Much of success comes from being in the right place at the right time; the rest comes from publishing your results first. Barbee Library’s Life Long Learners program on “The History of DNA” illustrated this in this week’s installment, “The Double Helix Revealed,” which highlighted the competition between Linus Pauling, James Watson and Francis Crick, Rosalind Franklin, and Erwin Chargaff to unravel the structure and function of the DNA molecule.
One might expect that researchers with such eminent intellect and a vital shared mission would cooperate to advance the state of knowledge. Academic pressure to “publish or perish” instead fueled suspicion, resentment, and desperation leading to some rather despicable subterfuge. This ugly side of scientific endeavor was balanced by the beauty of the DNA molecule as finally revealed.
Subsequent discoveries led to the “central dogma of molecular biology” – the process whereby DNA forms RNA and RNA in turn forms proteins. While the nuances of this biochemical transformation may elude the average (or even above average) student, it’s important to note that this discovery led to our current array of messenger RNA (mRNA) COVID vaccines.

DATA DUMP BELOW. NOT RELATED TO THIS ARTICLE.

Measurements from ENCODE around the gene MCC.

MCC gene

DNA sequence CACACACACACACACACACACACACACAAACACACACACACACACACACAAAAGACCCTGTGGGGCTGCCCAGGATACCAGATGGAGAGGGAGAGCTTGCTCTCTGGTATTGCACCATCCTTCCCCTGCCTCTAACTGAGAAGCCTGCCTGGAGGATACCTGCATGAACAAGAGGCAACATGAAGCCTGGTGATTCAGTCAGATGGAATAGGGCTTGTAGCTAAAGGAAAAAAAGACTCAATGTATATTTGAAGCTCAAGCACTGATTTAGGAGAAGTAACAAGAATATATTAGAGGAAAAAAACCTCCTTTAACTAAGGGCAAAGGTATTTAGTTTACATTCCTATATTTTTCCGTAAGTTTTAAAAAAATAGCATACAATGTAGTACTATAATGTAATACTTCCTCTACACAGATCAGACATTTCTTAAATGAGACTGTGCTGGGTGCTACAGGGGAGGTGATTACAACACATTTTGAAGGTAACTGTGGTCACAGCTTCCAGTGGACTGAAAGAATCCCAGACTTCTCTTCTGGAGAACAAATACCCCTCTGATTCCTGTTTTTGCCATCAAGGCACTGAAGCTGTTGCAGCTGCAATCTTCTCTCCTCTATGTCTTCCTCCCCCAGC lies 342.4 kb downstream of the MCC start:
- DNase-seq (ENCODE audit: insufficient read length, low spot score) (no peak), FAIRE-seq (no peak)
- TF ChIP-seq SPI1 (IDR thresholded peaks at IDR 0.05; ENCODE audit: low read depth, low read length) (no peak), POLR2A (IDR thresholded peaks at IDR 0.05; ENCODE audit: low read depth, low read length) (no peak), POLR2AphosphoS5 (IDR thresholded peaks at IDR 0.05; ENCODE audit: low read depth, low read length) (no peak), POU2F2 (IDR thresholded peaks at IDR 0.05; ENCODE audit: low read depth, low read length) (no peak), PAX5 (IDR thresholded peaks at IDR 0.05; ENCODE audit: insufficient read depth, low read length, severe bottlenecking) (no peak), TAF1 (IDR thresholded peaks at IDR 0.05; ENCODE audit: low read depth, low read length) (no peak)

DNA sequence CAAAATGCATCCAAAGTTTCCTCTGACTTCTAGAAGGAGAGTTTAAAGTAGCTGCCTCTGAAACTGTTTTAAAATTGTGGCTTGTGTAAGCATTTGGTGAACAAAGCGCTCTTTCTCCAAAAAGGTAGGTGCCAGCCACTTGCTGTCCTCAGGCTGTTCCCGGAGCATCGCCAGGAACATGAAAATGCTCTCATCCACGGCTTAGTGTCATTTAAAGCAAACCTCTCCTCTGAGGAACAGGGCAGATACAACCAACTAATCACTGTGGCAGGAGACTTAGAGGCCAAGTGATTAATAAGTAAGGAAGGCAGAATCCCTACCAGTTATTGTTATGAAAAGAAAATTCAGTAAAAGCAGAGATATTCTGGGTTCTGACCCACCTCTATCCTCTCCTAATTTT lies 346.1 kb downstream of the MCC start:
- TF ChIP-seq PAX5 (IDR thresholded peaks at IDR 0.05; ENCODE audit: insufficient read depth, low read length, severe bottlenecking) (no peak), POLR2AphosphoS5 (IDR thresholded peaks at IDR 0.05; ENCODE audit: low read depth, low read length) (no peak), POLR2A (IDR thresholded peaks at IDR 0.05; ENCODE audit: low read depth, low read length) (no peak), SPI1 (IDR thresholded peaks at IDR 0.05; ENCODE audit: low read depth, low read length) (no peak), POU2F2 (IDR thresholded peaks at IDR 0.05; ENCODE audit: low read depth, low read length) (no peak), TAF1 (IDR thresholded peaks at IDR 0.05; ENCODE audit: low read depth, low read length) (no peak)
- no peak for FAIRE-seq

Inevitably, DNA research would lead to other benefits (and risks) to society. The existence of a distinct DNA “fingerprint” has enabled law enforcement to identify criminals in near real time, and in cold cases. DNA has also been used to exonerate those falsely accused, including criminals on death row.
The proliferation of consumer DNA test kits has led to many discoveries about family histories, not all of which come as welcome news. Genetic interventions, while offering hope for those seeking to cure diseases, prolong life, or create ideal organisms, offer ethical concerns that could easily spiral out of control.
Not already registered for The History of DNA (Thursdays at 10 am, online via Zoom)? Call 910-278-4283 and leave your name, e-mail address, and phone number. It’s never too late to join!